Elevators open, basis levels improve

After months of yearning for it, farmers now have better opportunities to move crops.

However, many farmers will have the excruciating task of trying to balance seeding with their desperate need to bring in cash to the farm. This is the easiest and worst time of the year to move crop.

“It may make for an intense seeding period, because in some areas they haven’t been able to move much all winter, so everybody still has to move for cash flow,” said Brian Voth of Agri-Trend Marketing.

Farmers are reporting that grain elevators and other crop buyers are interested again in buying crops and are offering acceptable, if poor, basis levels.

Analyst John De Pape, of Farmers Advanced Risk Management Co. says his FARMCo index pegged average prairie canola basis at $35 per tonne under and wheat at $1.75 per bushel under in the week of April 30.

It was much improved from deep winter lows of more than $2 per bushel under for wheat and more than $60 per tonne under for canola.

With delivery possible in many locations and basis levels that are not terrible, farmers who need money this growing season should try to move crop soon.

“You’re going to want to bring in the canola now, and wheat,” said De Pape, who expects to see the best old crop basis levels appear in late May as seeding becomes most intense and farmers become too busy to deliver grain or even think about arranging delivery.

Once the crop is in the ground and farmers have more time, buyers might start worsening the basis again.

Analysts said delivery opportunities and better basis levels have been expected this spring because the railways can more easily haul crops in good weather and farmers become less willing to haul to the elevator. However, they are still pleased to see the improvement actually occurring.

Jon Driedger of FarmLink Marketing said farmers have opportunities to deliver but should call around more than they probably want to at seeding time.

Basis levels can vary a lot from one elevator to the next.

“We’ve been seeing a lot of variability,” said Driedger.

The main factor seems to be whether a particular elevator point has a train coming in. Many elevators are still nearly full.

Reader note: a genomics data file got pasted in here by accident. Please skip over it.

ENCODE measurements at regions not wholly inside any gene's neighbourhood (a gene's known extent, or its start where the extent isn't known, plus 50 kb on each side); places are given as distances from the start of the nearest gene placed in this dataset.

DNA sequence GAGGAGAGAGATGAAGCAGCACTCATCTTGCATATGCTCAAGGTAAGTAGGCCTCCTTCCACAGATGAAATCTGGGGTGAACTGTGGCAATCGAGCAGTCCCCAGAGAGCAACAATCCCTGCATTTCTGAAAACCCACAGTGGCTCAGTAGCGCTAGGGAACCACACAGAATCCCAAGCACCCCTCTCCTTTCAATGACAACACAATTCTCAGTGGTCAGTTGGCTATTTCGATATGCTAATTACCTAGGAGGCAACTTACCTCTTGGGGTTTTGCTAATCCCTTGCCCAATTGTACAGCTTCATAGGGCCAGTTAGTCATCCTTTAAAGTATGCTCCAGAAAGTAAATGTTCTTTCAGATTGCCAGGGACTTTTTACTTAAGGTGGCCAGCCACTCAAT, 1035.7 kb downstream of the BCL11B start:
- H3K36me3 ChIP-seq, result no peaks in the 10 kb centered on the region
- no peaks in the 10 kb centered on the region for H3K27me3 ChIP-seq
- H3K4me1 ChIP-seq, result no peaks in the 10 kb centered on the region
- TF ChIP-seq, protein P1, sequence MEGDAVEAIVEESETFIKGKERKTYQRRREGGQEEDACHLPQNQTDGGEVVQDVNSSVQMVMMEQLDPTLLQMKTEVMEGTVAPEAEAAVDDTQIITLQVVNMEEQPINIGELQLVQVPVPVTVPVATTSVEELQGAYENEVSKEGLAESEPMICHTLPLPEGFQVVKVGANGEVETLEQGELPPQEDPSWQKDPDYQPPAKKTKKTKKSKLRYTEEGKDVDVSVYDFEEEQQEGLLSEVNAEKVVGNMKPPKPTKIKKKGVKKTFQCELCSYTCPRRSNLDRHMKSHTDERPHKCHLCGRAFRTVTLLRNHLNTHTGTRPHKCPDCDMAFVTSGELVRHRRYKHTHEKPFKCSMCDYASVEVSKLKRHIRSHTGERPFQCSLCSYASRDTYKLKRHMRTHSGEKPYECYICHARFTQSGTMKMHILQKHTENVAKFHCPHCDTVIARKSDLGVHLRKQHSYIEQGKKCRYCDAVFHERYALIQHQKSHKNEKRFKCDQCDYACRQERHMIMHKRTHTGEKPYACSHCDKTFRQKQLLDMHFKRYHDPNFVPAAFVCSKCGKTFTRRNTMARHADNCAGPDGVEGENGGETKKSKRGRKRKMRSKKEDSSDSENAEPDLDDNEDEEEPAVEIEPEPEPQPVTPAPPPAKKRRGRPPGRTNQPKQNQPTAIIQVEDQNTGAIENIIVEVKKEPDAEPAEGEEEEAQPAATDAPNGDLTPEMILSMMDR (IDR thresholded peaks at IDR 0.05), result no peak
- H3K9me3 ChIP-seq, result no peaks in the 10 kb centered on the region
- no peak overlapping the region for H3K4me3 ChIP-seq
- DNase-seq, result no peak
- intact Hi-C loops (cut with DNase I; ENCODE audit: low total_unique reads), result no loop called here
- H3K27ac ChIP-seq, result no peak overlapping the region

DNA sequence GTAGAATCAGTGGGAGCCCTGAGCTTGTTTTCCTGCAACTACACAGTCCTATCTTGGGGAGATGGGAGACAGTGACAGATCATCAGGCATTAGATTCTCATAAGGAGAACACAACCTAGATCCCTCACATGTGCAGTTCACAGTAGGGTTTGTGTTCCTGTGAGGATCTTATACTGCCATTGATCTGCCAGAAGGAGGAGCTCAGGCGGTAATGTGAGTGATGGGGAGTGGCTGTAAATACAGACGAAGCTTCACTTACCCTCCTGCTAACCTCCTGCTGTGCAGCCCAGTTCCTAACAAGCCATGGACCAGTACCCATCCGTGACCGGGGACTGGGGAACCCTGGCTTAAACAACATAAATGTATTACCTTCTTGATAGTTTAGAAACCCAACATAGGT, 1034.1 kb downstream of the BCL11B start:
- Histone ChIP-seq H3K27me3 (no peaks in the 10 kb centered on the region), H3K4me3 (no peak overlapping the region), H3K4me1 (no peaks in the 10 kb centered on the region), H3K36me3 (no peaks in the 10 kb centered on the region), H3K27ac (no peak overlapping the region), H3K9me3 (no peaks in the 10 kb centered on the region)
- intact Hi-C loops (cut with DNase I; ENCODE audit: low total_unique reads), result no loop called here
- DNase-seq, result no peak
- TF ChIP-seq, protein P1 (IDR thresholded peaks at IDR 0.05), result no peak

A second factor can be the approach of the elevator company. Driedger said one line company recently swallowed all increases in canola futures prices with expanded basis charges, so farmers looking only at their cash price wouldn’t have seen the rally that was occurring.

However, they could have grabbed the gains if they called other local elevators.

Wild Oats analyst John Duvenaud said there are many weird dynamics on the Prairies as the clogged system flushes out section by section and different shipping channels open.

One particular wrinkle seems to be the impact of the new federal rules on grain car movement, which force the railways to move a certain amount of grain but do not define where it must go.

That seems to be causing the railways to focus on a few routes at the expense of others, which means points that rely on unfavoured destinations have trouble moving product.

“The railroads are saying where the cars are going to go,” said Duvenaud.

De Pape said Manitoba and the eastern Prairies have seen noticeably better basis improvement than western areas, which he attributes partially to Thunder Bay going back into business.

Voth said he also noticed peppy Manitoba basis and delivery, which he attributed to the plethora of delivery markets that Manitoba crops can reach but other prairie farmers don’t have access to.

Eastern Manitoba farmers can ship to Minnesota oat buyers, to North Dakota, Saskatchewan and Manitoba canola crushing plants, to elevators on railroads that are hauling east to Thunder Bay, south to the United States and west to the Pacific coast.

Those market choices have meant that eastern Manitoba basis bids have been better this winter than across the rest of the Prairies.

“We’re kind of in a bubble. That’s become obvious in the last 12 months,” said Voth.

Farmers in the central Prairies are now celebrating $35 under basis for canola, but farmers in eastern Manitoba could get plus $3 per tonne at Bunge’s Altona plant and plus $8 at the plant in Havelock, Minn., in the week of April 30.

“In a year when you have 18 million tonnes of canola … it’s totally mind boggling to see a plus basis,” said Voth.

Duvenaud said the basis improvement is a relief to thousands of farmers who have been crop rich but cash poor. The glut of crops this winter meant that farmers received poor prices even if they could move a crop

“In February you were lucky to get $11.50 (per bushel) flax, but now it’s $14 f.o.b. anywhere on the Prairies,” said Duvenaud.

About the author

Ed White's recent articles



Stories from our other publications